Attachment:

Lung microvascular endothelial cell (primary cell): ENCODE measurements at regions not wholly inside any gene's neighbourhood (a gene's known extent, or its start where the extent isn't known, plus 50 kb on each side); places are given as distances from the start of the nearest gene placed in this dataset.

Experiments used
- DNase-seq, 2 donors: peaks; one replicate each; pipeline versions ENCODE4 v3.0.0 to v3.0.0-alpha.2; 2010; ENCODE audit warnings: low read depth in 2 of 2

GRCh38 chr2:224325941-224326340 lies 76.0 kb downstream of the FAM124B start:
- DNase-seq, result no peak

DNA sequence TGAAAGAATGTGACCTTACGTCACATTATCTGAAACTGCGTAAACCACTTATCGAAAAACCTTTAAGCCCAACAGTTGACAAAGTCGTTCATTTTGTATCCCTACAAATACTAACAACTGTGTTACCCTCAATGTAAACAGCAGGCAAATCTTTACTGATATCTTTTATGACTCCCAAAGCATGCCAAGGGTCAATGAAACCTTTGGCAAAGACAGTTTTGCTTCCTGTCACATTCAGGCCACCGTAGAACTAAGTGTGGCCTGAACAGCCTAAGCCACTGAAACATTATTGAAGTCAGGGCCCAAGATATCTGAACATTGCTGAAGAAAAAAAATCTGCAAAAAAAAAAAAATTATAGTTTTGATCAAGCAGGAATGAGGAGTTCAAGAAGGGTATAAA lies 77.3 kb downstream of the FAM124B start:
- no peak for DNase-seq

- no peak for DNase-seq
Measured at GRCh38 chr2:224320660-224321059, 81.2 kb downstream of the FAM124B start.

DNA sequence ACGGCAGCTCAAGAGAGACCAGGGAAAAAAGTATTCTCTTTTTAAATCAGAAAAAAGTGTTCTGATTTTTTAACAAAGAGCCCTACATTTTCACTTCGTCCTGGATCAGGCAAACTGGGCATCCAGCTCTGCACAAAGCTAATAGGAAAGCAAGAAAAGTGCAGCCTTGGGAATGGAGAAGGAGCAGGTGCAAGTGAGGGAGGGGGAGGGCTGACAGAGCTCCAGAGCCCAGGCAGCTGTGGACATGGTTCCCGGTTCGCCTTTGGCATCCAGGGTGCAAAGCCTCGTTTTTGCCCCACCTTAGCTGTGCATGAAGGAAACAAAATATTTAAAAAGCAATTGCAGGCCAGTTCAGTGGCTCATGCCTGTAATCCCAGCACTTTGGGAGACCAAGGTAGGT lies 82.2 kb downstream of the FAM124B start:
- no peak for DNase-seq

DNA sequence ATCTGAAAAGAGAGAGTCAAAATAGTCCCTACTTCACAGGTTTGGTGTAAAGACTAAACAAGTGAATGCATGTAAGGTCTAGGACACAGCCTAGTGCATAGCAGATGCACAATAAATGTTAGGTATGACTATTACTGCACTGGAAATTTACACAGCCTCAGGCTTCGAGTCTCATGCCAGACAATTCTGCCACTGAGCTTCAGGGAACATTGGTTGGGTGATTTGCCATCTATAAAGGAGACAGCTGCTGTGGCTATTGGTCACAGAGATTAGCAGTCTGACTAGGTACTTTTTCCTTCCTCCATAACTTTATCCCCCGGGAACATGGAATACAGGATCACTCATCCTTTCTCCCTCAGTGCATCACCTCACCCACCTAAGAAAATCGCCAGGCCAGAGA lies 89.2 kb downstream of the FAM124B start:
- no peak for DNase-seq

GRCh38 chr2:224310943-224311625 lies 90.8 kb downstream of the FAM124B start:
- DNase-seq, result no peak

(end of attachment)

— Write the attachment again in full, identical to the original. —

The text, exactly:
Lung microvascular endothelial cell (primary cell): ENCODE measurements at regions not wholly inside any gene's neighbourhood (a gene's known extent, or its start where the extent isn't known, plus 50 kb on each side); places are given as distances from the start of the nearest gene placed in this dataset.

Experiments used
- DNase-seq, 2 donors: peaks; one replicate each; pipeline versions ENCODE4 v3.0.0 to v3.0.0-alpha.2; 2010; ENCODE audit warnings: low read depth in 2 of 2

GRCh38 chr2:224325941-224326340 lies 76.0 kb downstream of the FAM124B start:
- DNase-seq, result no peak

DNA sequence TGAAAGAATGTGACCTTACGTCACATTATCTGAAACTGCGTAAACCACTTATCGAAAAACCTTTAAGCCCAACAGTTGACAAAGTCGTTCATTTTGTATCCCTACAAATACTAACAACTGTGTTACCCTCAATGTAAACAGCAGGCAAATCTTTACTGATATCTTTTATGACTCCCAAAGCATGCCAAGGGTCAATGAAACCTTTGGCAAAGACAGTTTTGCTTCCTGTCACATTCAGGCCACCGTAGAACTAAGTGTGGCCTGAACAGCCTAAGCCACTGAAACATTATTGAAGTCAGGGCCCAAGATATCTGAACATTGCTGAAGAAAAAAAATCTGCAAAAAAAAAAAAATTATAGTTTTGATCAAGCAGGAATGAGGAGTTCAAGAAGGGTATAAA lies 77.3 kb downstream of the FAM124B start:
- no peak for DNase-seq

- no peak for DNase-seq
Measured at GRCh38 chr2:224320660-224321059, 81.2 kb downstream of the FAM124B start.

DNA sequence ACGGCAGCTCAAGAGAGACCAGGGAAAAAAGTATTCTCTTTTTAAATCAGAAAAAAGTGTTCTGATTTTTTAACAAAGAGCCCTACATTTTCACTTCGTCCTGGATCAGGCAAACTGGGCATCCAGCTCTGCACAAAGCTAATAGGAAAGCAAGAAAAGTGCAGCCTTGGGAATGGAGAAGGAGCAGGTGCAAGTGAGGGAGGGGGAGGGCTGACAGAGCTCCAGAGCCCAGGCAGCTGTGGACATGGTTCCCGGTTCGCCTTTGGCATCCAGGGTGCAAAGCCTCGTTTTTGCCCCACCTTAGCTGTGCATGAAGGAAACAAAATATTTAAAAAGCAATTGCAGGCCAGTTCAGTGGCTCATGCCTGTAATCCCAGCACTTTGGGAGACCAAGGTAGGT lies 82.2 kb downstream of the FAM124B start:
- no peak for DNase-seq

DNA sequence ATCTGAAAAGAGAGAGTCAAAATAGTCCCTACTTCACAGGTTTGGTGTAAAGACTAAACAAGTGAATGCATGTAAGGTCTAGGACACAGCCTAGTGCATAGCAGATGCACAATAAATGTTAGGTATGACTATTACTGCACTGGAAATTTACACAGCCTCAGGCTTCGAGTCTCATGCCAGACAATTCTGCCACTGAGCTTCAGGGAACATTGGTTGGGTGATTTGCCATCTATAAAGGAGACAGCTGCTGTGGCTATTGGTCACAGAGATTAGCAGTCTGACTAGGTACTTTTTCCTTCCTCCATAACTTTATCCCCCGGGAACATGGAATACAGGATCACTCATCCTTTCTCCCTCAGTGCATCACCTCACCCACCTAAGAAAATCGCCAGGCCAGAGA lies 89.2 kb downstream of the FAM124B start:
- no peak for DNase-seq

GRCh38 chr2:224310943-224311625 lies 90.8 kb downstream of the FAM124B start:
- DNase-seq, result no peak